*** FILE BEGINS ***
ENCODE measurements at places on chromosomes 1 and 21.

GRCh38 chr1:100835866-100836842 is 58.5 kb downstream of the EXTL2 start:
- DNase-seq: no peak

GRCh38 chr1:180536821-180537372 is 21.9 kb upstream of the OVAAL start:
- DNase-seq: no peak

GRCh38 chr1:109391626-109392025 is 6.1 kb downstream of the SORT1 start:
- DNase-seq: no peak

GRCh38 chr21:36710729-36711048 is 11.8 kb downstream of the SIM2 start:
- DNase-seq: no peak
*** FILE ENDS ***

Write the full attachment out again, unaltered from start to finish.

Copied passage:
ENCODE measurements at places on chromosomes 1 and 21.

GRCh38 chr1:100835866-100836842 is 58.5 kb downstream of the EXTL2 start:
- DNase-seq: no peak

GRCh38 chr1:180536821-180537372 is 21.9 kb upstream of the OVAAL start:
- DNase-seq: no peak

GRCh38 chr1:109391626-109392025 is 6.1 kb downstream of the SORT1 start:
- DNase-seq: no peak

GRCh38 chr21:36710729-36711048 is 11.8 kb downstream of the SIM2 start:
- DNase-seq: no peak